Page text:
Labour’s policy on banks shows how little politicians (and economists) understand the business

by Paul Crowe

The summer break is over, the kids are headed back to school and in the business pages it’s as if nothing has changed: there’s another investigation into Barclays, this time over dubious “consultancy” payments to the Qatar fund that bailed them out in the crash; RBS is under fire over pay, this time a £3.2m golden hello to their new head of retail banking and Libor investigations continue to cast a shadow over all of our banks.

The banks need to be taught a lesson. It’s almost a self-evident truth in the current political debate. The Tories are too hamstrung by their donors and innate conservatism to take the radical action needed and Labour seems to have grasped the nettle.

In July, the two Ed’s launched Labour’s blueprint for banking. At the heart of the proposals for the retail market is a commitment to force our five biggest banks to divest some of their branches so that another competitor can be created.

It’s an extension of what the European Commission has forced Lloyd’s to do as the price for allowing their takeover of HBOS. In this case, 600 Lloyds’ branches have been spun off. They will be taken over by the Co-op bank to create a new institution that is large enough to compete with the big players.

This approach was also championed by the panjandrums of the Vickers commission and in theory Labour is onto something. Divesting branches in this way directly reduces the market power of the existing banks, increases competition and should improve services for customers.

Except that the real world does not quite operate by the simple rules of elementary economic theory.

If the Ed’s had looked a bit more closely at what has happened with Lloyds’ divestment, they might have arrived at a rather different conclusion.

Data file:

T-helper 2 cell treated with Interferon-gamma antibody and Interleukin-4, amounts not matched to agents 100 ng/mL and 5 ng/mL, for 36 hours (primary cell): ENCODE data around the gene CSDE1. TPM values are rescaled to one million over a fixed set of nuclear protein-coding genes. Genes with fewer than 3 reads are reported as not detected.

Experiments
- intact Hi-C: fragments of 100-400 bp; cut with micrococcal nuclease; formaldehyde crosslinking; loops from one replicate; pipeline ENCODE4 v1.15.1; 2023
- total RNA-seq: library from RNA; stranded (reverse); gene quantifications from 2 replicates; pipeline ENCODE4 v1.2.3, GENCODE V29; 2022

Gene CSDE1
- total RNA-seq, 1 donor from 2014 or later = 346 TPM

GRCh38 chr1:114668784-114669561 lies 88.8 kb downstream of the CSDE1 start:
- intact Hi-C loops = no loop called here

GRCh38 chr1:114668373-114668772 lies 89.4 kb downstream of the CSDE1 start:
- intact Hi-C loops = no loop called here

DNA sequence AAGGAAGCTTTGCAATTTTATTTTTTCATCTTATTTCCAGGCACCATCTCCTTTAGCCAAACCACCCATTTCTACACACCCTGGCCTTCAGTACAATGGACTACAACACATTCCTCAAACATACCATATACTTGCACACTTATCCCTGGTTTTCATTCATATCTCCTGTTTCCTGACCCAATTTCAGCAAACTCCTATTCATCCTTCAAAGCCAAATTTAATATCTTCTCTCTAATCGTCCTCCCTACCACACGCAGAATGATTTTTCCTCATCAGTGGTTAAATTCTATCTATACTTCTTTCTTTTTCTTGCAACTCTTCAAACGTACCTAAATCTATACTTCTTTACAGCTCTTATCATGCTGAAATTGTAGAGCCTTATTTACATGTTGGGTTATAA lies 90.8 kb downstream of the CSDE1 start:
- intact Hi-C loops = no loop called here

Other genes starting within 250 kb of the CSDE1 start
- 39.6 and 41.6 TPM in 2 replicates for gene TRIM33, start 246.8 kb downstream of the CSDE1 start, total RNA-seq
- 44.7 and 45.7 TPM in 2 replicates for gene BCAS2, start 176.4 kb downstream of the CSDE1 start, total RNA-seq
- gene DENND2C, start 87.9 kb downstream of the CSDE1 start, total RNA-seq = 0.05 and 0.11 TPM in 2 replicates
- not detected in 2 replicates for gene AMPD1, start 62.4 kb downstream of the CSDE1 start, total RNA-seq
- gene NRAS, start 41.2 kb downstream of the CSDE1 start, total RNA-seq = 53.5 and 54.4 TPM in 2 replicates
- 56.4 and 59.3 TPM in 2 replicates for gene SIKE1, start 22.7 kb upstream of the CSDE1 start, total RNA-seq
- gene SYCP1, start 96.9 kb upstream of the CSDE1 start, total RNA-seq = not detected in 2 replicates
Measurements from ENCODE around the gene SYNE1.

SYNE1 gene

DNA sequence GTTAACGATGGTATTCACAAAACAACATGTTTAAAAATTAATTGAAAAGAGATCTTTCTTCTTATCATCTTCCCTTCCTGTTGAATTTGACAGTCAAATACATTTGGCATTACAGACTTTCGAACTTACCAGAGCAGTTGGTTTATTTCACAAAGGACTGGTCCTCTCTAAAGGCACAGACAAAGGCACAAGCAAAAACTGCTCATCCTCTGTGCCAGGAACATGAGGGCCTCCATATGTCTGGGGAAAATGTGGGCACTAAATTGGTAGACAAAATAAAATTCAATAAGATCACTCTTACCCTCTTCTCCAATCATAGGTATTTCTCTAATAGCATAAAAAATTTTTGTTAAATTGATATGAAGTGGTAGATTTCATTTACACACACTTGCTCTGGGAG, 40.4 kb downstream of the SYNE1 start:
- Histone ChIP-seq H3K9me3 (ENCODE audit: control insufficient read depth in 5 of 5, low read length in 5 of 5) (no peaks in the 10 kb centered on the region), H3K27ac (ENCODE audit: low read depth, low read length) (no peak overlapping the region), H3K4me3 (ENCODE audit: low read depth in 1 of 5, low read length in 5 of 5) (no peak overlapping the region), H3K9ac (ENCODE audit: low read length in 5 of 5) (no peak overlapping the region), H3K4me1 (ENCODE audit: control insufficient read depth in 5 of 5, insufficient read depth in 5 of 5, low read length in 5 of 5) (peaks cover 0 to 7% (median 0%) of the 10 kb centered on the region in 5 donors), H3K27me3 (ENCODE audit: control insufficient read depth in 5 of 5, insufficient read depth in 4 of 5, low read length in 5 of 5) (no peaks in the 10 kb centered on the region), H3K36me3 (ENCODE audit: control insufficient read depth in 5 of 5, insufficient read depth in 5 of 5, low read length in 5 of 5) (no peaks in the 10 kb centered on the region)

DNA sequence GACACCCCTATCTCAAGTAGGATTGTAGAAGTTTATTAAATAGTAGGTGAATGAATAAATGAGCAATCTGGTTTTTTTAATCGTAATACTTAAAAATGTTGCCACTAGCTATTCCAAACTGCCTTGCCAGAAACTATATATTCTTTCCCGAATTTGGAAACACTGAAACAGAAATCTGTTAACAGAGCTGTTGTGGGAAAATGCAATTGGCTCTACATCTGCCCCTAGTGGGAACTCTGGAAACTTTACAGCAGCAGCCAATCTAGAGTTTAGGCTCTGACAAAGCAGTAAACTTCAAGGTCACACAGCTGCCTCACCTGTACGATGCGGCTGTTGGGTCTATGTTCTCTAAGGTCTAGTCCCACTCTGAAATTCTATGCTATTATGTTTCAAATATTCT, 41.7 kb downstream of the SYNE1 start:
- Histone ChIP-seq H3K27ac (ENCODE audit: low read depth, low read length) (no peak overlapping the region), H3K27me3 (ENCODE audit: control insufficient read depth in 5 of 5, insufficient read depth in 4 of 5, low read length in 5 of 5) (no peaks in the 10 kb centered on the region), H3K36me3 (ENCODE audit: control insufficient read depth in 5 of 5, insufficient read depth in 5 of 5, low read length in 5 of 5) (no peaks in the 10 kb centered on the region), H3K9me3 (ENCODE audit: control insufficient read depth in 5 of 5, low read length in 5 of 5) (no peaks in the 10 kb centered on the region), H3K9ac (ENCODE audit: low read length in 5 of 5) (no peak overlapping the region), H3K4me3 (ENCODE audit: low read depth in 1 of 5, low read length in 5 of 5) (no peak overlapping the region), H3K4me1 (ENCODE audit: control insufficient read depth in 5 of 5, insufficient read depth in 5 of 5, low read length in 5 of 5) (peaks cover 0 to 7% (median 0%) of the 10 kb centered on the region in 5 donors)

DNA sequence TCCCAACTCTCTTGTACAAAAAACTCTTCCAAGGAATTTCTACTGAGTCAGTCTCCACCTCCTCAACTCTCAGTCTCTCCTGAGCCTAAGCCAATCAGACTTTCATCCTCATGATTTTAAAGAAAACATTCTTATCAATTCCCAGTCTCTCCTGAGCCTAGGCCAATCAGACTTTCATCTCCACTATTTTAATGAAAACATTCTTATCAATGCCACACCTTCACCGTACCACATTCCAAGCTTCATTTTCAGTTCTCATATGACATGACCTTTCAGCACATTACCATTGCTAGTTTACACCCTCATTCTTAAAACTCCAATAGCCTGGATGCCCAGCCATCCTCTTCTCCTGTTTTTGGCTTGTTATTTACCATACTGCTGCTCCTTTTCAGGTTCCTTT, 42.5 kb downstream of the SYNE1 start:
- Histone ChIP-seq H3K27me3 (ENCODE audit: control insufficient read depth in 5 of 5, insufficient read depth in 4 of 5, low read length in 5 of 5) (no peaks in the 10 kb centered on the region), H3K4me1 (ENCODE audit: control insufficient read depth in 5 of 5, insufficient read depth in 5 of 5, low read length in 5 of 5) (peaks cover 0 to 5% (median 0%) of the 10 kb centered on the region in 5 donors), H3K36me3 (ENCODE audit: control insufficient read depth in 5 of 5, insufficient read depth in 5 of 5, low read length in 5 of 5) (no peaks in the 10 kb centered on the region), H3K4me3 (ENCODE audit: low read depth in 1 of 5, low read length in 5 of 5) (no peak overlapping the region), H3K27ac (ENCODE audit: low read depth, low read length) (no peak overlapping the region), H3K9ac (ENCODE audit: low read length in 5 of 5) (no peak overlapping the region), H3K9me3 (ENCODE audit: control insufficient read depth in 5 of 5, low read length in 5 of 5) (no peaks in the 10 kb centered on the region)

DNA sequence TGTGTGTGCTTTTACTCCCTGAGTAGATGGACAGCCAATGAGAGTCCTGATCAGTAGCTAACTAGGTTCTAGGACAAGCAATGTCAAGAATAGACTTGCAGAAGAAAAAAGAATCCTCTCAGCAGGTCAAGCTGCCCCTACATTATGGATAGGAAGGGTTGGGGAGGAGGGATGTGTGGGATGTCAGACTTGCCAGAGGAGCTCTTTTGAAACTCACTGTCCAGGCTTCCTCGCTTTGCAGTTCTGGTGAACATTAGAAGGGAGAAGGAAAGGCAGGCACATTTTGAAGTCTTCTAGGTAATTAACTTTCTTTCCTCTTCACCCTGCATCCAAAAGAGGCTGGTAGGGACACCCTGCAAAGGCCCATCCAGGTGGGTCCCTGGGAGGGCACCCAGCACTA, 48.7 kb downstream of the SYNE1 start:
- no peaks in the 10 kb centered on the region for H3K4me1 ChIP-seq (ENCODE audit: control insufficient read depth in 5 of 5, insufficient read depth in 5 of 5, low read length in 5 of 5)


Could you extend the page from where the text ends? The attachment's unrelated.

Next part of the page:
Based on Lloyds’ experience, the real barrier to market entry for new suppliers will not be tackled by Labour’s proposal.

As the Co-op has discovered, the biggest stumbling block to competing in the big leagues is IT. Even though they are an established bank, they have found that their IT system cannot safely deal with the extra volume of customers from Lloyds’ 600 branches.

The result? They are likely to move all of their customers onto the same huge Lloyds system that is currently used by the 600 branches, a process that will cost them hundreds of millions of pounds and reflected in the low price that the tax-payer backed Lloyds received for their divested branches.

As financially strong as a potential entrant’s balance sheet might be, unless a supplier is able to build and run one of the biggest and most secure IT systems in the country, the regulator is quite rightly unlikely to allow them into the market – if this system goes down, so does the financial stability of millions of people who depend on automated direct debits, standing orders and bank transfers.

Just ask NatWest, RBS and Ulster Bank customers how they felt when an IT glitch meant their accounts were inaccessible for a few days earlier this year.

Creating a new bank by forcing branch divestment will increase the number of big banks by only one. It won’t help any other potential entrants overcome the principal barrier to entry in the future or change the structure of the market.

The question is whether six or seven big banks will really be more competitive than five? After all, there were 16 banks involved in the cosy Libor arrangement.

A more productive approach for Labour would have been to look at how space could be made available on secure, common infrastructure for smaller suppliers looking to expand in the banking market – much as space on secure servers is currently sold to businesses.

As with the experience of many business sectors over the past twenty years, pulling down the barriers of big IT has massively increased competition. Giving smaller businesses access to IT economies of scale has played a far bigger role in opening up markets than any state regulation.

This infrastructure issue would have been obvious to anyone who has worked in retail banking and is familiar with the reality of what branch divestment means.

To the outside world, banking is about finance. To those responsible for delivering banking services, it’s largely an IT business.

But the Labour leadership’s advice seems to be coming from those at the top of the policy tree, whose experience is unsullied by practical delivery, who take a helicopter view of markets and businesses; where nationally aggregated statistics and theory drive policy.

In this rarefied environment, where Westminster politics intersects with high economics, simply increasing the number of banks by one might seem to tick all the boxes to increase competition and solve the problems in retail banking.